Game On

Many retailers, both bricks-and-mortar and online, are looking to solidify their relationship with young adult, teen, and tween consumers, as well as younger future shoppers. Increasingly, they are turning to gaming as a tool in this quest.

  • Value retailer Five Below partnered with Nerd Street Gamers, a developer of e-sports competition and training facilities, to open e-sports gaming centers in several stores in 2020, with as many as 100 possible going forward (out of 750 total stores). The centers would utilize 3,000 square feet of the typical 8,500-square-foot Five Below location and have 30 to 50 computers. They would generate revenue for the retailer on a pay-as-you-play model while bringing youthful traffic into the store.
  • Luxury design label and retailer Burberry launched a fashion-related online game dubbed B Bounce in October. The game, which was said to be addictive, involved deer, dressed in Burberry puffer jackets, trying to collect objects (often Burberry-branded) and overcome obstacles as they bounced their way to the moon. Players chose their deer’s virtual fashion from items in Burberry’s new Thomas Burberry puffer capsule. Consumers at Burberry’s Regent Street location could play on an in-store video screen, and everyone else could play online. Prizes for winners ranged from custom GIFs to physical puffers. The brand, which has experimented with gaming in China—this was its first effort outside of that country—said research showed its customers, especially in Japan, had a strong affinity for gaming.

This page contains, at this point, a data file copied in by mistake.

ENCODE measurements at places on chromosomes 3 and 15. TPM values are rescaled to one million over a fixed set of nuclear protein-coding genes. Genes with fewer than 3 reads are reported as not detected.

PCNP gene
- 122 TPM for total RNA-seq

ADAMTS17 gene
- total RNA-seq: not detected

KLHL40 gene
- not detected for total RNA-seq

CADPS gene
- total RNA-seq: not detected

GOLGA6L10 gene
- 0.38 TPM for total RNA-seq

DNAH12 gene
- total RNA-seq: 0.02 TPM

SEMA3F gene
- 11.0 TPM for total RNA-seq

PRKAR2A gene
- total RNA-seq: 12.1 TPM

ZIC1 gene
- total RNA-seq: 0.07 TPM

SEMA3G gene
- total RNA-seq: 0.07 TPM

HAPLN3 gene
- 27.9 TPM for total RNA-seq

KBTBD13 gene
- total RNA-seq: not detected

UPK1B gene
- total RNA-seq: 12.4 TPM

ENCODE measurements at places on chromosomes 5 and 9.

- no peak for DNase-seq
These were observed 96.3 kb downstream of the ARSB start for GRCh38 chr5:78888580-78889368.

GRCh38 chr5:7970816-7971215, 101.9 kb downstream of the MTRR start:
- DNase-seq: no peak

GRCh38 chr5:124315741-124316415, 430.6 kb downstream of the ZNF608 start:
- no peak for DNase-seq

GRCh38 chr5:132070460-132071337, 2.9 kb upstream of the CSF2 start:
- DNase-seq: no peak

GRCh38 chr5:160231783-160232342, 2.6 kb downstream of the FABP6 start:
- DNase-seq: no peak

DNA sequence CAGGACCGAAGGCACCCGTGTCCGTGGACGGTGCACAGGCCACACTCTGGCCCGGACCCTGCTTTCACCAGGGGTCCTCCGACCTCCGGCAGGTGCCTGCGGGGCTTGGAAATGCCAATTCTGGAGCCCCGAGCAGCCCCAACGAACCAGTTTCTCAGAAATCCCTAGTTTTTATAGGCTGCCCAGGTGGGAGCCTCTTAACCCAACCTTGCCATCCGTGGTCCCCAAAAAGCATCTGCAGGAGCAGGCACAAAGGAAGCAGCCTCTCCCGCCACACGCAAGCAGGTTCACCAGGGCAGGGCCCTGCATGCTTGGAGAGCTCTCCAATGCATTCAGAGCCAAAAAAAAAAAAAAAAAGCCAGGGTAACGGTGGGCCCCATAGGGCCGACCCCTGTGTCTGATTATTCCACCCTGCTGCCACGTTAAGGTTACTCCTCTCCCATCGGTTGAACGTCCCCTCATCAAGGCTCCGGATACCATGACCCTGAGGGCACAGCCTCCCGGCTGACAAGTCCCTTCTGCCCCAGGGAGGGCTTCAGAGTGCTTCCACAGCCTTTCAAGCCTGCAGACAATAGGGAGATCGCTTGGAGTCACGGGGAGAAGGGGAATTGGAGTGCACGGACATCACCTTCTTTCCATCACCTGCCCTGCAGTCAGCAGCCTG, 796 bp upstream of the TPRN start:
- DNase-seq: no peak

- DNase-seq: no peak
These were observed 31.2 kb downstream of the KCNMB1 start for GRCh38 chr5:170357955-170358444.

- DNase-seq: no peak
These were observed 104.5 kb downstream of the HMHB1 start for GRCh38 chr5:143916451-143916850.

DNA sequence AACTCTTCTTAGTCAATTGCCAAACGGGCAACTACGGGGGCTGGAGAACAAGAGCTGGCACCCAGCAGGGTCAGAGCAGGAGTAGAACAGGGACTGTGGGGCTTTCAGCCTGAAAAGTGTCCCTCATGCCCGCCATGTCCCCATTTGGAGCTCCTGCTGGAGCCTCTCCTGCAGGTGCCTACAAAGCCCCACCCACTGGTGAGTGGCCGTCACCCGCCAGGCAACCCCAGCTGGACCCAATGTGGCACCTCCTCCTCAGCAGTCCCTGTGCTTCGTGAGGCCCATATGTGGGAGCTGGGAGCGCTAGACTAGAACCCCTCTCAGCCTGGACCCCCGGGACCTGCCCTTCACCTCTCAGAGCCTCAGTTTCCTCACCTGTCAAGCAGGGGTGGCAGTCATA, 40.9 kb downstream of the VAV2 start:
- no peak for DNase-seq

• Sports-centric e-commerce platform Fanatics entered the e-sports arena for the first time by launching apparel, accessories, and memorabilia tied to the Overwatch League, under license from Activision Blizzard. The deal is global and also gives Fanatics the right to run the online shops for teams in the league and the league itself. The connection between Fanatics and e-sports, while relatively new, makes sense, since the pro sports leagues that form the foundation of Fanatics’ business have been getting into e-sports in a big way. Activision Blizzard later expanded its deal with Fanatics beyond e-sports to include oversight of all of the gaming company’s online Blizzard Gear Stores worldwide.
  • Grocery retailer Giant Food Stores launched an augmented-reality game promotion in December, in 15 Pennsylvania stores. Snowflake Search is designed to give children something to do while their parents shop. Customers scan a QR code on an in-store sign to launch the scavenger hunt game, which directs kids to find six characters tied to snowflake signage scattered throughout the store. For each character found, the chain gives Giant Choice Rewards members 50 points, with a 300-point maximum that translates to $3.00 in savings when redeemed at checkout. Families can play five games total over the promotional period.

As these examples show, the types of retailers and e-commerce purveyors that are entering the gaming space vary widely. Each has its own core customer base, pricing tier, and category specialty, as well as its own objectives and configurations for its foray into gaming.

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